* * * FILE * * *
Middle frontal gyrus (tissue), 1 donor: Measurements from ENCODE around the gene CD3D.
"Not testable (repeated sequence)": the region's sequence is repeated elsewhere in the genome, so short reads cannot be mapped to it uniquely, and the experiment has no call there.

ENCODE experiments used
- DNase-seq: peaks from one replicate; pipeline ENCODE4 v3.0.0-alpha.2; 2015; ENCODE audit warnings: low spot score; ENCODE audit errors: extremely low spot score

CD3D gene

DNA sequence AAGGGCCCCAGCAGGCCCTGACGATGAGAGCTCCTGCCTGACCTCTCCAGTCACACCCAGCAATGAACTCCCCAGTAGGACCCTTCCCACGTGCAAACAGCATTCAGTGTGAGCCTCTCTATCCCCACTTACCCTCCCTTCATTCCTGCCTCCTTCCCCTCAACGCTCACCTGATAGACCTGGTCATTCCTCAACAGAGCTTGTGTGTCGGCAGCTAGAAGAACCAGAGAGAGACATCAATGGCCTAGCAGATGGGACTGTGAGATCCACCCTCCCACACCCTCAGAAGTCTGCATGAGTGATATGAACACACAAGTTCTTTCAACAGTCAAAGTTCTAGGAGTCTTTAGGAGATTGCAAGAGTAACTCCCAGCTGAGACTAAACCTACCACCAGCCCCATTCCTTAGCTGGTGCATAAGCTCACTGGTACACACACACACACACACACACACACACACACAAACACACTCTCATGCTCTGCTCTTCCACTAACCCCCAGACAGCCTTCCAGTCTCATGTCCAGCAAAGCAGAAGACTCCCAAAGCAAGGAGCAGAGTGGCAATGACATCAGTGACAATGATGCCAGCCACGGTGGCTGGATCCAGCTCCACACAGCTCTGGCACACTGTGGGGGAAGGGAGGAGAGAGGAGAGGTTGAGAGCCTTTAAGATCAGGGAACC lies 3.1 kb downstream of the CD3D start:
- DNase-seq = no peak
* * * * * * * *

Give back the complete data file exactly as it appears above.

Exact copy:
Middle frontal gyrus (tissue), 1 donor: Measurements from ENCODE around the gene CD3D.
"Not testable (repeated sequence)": the region's sequence is repeated elsewhere in the genome, so short reads cannot be mapped to it uniquely, and the experiment has no call there.

ENCODE experiments used
- DNase-seq: peaks from one replicate; pipeline ENCODE4 v3.0.0-alpha.2; 2015; ENCODE audit warnings: low spot score; ENCODE audit errors: extremely low spot score

CD3D gene

DNA sequence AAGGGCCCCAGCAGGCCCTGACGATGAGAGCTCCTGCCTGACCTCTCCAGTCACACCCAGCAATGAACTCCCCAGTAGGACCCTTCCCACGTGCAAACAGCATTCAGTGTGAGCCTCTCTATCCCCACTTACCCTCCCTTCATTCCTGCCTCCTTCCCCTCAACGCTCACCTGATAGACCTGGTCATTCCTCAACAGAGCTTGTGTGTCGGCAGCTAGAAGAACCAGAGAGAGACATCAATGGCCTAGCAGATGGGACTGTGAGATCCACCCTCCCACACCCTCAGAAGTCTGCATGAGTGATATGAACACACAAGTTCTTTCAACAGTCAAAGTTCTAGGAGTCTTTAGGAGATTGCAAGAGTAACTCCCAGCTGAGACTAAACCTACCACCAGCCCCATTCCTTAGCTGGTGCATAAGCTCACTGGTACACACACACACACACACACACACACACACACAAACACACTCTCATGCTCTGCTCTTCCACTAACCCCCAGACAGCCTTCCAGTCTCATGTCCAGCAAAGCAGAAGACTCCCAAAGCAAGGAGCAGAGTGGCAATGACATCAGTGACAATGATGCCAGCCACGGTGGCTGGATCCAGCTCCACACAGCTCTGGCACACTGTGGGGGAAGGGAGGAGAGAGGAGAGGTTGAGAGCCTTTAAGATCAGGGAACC lies 3.1 kb downstream of the CD3D start:
- DNase-seq = no peak